The 88th Annual Academy Awards was an event that will be a landmark in history, from the commentary on the diversity issues plaguing not just the awards, but all of Hollywood, to benchmark wins and nominations that have been a long time coming for certain actors, directors, producers and much more.
Hosted by Chris Rock, there was an air of anticipation and worry clouding the awards ceremony regarding the matter of #OscarsSoWhite, but fortunately, Rock approached the situation with some biting, snarky and laughter-filled commentary, making for a welcome return to a host capable of doing impressive work unlike the past few years.
The night began with the opening monologue provided by Chris Rock, who started off talking about how the awards should also be known as the “White People’s Choice Awards” and continuing on with his criticism of the various other black actors who had asked him to step down as host, believing that he should not take the advice of “unemployed people” and the like.
Rock’s monologue was strong, taking shots at both sides of the diversity issue while also stating that while black actors were not nominated in the top acting categories, it is still great that they have done great work regardless and are capable of tearing down obstacles in that fashion.
Thankfully, I must say I am glad that the Oscars did not resort to another musical number again and just let the humor and charisma of Chris Rock lead on.
Following the monologue, the first awards to be given were Best Adapted Screenplay and Best Original Screenplay, which were given to “The Big Short” and “Spotlight” respectively. Following a commercial break, Alicia Vikander was awarded the Oscar for Best Supporting Actress for her affectionate performance in “The Danish Girl.”
Following these awards, in came the great maelstrom of power from the titan known as “Mad Max: Fury Road,” which proceeded to dominate the night by winning six awards consecutively, with the awards being Best Costume Design, Best Production Design, Best Make-Up and Hairstyling, Best Film Editing, Best Sound Editing and also Best Sound Mixing.
This nigh unstoppable win streak was eventually halted with a win from “The Revenant,” which proceeded to win the much deserved award for Best Cinematography from the amazing work of master cinematographer Emmanuel “Chivo” Lubezki, winning his third Oscar in a row, winning the previous two years for “Birdman,” also from “Revenant” director Alejandro G. Iñárritu, and also for “Gravity.”
“Ex Machina” also proceeded to surprise by winning over other big budget blockbusters by winning the award for Best Visual Effects, while it was also nominated for Best Original Screenplay. “Bear Story” from Chile followed soon after with a win for Best Animated Short Film, which was followed soon after by the much predicted and obvious win for “Inside Out,” winning for Best Animated Feature.
What followed after these wins was a surprising upset for many when Mark Rylance proceeded to win the Oscar for Best Supporting Actor for his subtle performance in “Bridge of Spies,” beating out the much talked about performance of Sylvester Stallone for “Creed.”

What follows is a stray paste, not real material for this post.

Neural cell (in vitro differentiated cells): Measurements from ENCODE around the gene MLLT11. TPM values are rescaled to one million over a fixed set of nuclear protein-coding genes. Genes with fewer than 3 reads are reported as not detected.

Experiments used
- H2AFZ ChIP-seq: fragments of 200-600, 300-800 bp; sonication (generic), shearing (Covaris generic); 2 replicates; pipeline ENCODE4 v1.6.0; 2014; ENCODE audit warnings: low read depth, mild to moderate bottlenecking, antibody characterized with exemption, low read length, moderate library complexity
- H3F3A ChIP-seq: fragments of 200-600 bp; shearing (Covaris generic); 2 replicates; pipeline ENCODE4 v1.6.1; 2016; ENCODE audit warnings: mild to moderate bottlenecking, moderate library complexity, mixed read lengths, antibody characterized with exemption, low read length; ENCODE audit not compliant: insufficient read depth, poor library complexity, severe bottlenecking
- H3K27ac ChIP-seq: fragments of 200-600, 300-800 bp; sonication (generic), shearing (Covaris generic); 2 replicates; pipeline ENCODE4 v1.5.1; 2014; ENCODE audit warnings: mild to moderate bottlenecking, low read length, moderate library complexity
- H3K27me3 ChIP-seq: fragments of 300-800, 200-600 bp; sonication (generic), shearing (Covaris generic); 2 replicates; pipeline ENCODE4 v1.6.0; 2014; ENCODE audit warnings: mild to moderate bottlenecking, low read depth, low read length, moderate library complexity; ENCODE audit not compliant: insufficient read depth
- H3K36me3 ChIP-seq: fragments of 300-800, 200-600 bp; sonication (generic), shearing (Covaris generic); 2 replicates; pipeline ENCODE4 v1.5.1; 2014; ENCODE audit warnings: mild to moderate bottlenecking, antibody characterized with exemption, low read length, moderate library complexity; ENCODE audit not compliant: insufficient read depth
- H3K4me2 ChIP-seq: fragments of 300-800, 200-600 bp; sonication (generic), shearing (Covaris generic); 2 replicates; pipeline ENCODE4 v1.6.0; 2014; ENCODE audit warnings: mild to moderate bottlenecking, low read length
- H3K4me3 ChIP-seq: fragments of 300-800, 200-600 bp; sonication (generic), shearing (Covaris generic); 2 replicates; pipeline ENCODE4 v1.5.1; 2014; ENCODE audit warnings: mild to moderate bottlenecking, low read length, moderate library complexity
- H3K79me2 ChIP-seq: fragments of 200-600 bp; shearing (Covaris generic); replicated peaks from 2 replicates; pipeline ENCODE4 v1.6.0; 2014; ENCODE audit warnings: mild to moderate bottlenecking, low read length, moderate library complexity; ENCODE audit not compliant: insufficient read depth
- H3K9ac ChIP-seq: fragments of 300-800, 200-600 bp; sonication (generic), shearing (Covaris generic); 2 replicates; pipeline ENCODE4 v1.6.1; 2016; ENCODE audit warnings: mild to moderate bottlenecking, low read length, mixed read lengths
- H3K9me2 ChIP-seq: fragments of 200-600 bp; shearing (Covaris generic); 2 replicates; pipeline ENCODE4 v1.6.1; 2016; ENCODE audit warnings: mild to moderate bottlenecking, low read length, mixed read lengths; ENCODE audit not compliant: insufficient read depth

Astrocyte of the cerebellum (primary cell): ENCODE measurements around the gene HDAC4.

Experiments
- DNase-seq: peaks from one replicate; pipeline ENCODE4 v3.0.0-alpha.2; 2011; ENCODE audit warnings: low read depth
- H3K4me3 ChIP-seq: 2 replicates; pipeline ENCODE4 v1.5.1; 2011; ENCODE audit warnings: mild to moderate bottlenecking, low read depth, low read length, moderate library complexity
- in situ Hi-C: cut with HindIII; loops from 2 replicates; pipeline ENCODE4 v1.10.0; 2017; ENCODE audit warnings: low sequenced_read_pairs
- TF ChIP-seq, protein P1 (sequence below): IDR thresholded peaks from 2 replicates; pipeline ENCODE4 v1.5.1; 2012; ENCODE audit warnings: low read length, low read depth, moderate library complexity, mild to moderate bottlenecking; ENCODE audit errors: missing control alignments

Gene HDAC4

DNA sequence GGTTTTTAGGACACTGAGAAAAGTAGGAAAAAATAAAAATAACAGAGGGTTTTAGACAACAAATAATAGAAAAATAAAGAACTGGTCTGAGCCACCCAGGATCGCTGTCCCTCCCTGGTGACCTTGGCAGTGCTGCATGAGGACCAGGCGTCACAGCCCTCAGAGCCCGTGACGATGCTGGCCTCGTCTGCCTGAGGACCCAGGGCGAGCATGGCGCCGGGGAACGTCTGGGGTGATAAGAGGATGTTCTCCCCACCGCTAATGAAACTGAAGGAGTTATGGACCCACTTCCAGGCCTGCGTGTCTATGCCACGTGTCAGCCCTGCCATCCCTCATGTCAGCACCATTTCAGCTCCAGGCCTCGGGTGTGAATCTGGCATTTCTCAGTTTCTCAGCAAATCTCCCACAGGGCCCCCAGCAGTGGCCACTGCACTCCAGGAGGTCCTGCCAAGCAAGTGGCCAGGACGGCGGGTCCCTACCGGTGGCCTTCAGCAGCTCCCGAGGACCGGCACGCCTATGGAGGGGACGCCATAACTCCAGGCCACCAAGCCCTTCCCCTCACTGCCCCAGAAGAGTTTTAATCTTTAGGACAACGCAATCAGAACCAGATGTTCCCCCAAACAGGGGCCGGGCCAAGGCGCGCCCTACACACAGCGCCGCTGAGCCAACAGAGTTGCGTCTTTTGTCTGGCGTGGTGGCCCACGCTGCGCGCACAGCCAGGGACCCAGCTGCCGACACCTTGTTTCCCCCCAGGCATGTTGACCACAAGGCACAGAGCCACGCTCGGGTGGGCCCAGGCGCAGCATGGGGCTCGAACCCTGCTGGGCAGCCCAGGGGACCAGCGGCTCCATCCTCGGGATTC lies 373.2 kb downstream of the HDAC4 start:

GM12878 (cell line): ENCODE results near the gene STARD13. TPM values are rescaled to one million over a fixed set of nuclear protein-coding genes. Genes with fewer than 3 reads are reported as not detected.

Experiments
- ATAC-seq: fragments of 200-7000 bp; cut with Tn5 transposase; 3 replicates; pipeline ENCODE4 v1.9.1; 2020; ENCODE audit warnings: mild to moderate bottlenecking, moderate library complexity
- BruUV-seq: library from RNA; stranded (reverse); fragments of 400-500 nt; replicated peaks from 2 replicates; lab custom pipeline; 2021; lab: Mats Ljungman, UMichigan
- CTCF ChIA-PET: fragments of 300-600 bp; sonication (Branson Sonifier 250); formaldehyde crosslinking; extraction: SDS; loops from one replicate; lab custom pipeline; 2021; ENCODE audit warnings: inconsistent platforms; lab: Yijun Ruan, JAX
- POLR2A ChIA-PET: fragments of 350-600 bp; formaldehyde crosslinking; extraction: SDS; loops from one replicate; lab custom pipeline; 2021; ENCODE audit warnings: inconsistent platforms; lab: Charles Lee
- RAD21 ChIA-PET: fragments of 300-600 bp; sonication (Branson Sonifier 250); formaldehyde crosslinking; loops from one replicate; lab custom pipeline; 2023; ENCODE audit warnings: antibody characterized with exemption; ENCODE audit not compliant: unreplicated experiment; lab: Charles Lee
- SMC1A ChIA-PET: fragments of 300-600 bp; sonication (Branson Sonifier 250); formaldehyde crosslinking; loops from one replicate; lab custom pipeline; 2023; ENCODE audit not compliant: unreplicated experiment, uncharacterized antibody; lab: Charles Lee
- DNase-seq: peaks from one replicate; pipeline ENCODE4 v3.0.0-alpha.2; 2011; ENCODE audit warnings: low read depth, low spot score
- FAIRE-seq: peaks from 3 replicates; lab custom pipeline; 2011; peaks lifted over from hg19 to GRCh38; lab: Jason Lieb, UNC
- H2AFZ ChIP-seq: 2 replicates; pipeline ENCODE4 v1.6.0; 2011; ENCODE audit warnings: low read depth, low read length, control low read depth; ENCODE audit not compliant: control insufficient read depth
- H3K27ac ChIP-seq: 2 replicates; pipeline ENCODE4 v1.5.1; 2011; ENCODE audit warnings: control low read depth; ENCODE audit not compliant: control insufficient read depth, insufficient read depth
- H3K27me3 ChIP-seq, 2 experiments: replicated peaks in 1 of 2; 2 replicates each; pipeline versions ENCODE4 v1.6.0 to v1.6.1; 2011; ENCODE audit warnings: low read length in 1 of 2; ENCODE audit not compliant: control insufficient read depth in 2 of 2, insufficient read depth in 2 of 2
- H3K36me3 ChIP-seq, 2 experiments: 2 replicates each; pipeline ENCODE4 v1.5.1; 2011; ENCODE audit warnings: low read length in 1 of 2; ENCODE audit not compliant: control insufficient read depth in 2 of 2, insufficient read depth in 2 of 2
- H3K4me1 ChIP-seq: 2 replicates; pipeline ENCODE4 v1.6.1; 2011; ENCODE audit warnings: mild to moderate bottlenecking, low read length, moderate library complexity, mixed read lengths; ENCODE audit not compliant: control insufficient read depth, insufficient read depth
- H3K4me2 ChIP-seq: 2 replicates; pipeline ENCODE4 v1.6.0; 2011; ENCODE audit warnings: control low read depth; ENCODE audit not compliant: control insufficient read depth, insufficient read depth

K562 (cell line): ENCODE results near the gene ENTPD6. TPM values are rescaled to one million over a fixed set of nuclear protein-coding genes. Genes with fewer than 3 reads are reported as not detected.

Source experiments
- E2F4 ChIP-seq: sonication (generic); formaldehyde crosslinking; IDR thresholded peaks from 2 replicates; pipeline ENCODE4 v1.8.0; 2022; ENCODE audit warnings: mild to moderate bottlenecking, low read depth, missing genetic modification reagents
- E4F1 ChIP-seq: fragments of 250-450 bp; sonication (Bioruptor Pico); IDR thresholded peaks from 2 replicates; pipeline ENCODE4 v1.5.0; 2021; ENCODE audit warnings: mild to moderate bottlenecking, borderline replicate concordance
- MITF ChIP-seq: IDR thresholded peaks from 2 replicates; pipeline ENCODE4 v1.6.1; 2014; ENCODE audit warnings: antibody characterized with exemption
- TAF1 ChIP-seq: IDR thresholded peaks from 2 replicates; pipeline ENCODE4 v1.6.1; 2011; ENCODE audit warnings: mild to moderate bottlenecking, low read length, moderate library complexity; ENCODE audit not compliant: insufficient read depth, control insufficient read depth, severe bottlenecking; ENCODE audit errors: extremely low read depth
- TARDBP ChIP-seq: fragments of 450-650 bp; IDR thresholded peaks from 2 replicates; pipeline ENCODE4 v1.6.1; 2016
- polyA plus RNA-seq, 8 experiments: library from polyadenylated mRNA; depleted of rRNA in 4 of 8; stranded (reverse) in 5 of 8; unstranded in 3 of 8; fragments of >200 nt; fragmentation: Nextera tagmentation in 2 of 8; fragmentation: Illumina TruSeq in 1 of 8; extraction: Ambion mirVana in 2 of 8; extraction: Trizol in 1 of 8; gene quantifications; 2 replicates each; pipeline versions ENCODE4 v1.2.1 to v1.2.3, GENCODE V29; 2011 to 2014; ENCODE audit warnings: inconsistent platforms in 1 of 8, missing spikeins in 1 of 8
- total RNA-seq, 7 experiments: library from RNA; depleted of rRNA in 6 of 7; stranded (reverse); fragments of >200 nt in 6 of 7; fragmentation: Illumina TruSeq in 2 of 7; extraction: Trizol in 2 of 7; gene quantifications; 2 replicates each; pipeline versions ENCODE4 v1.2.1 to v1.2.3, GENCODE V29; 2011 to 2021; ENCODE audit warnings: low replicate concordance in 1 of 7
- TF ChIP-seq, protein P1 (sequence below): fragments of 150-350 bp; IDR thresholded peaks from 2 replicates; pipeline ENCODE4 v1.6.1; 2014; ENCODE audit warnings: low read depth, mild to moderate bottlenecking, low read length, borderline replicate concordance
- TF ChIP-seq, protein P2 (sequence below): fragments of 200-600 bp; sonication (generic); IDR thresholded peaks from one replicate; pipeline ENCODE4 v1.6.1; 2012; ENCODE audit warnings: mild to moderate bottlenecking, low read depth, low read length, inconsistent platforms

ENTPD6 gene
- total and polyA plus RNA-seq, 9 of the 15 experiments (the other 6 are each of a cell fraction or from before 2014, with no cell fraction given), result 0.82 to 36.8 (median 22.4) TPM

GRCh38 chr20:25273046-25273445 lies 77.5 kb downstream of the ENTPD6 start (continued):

After the surprise upset, “A Girl in the River” proceeded to win Best Documentary Film, Short Subject while “Amy” went for Best Documentary Feature, which was also commonly predicted. Winding down the night, “Stutterer” won Best Live Action Short Film and “Son of Saul” won the award for Best Foreign Language Film, which was also considered to be incredibly predictable, for it had won all the major foreign awards prior to this.
In an amazing display, Ennio Morricone received both an Academy Award for Best Original Score for his music in “The Hateful Eight” and also a standing ovation from the entire crowd, both very much deserved for his impressive body of work ranging from “The Good, The Bad, and The Ugly” all the way to “The Untouchables.”
The Big Four Oscars were up next, the most anticipated awards of the night. Alejandro G. Iñárritu, who won last year for his directing in “Birdman,” made Oscar history by winning the Oscar for Best Directing again for his immaculate direction of “The Revenant,” becoming the third director in history to win back to back Oscars for directing since 1950, following in the footsteps of John Ford and Joseph L. Mankiewicz.
Brie Larson won Best Actress for her beautiful and heartbreaking performance in “Room,” which she also stated that half was also for her co-star and equally amazing performer, Jacob Tremblay.
In a night to remember, Leonardo DiCaprio, long snubbed for an Oscar since the 90s, has finally won his first Oscar for Best Actor for his riveting and virtuoso performance in “The Revenant,” receiving a strong standing ovation from both the crowd and for the people who were viewing the awards along with myself. During his speech, DiCaprio talked about the nature of global warming, stating that we must all take initiative and never take our planet for granted and also stating that “he will not take tonight for granted” either.
Following all of these exciting awards, the night did end in an anticlimax when “Spotlight” won the big Oscar for Best Picture when it was considered an upset following the bulldozing perpetrated by both “Mad Max: Fury Road” and “The Revenant.” Overall, the night was spectacular, with some nice touches on the diversity of Hollywood and how it must change, environmental issues, and a strong awards presentation, wins and nominations.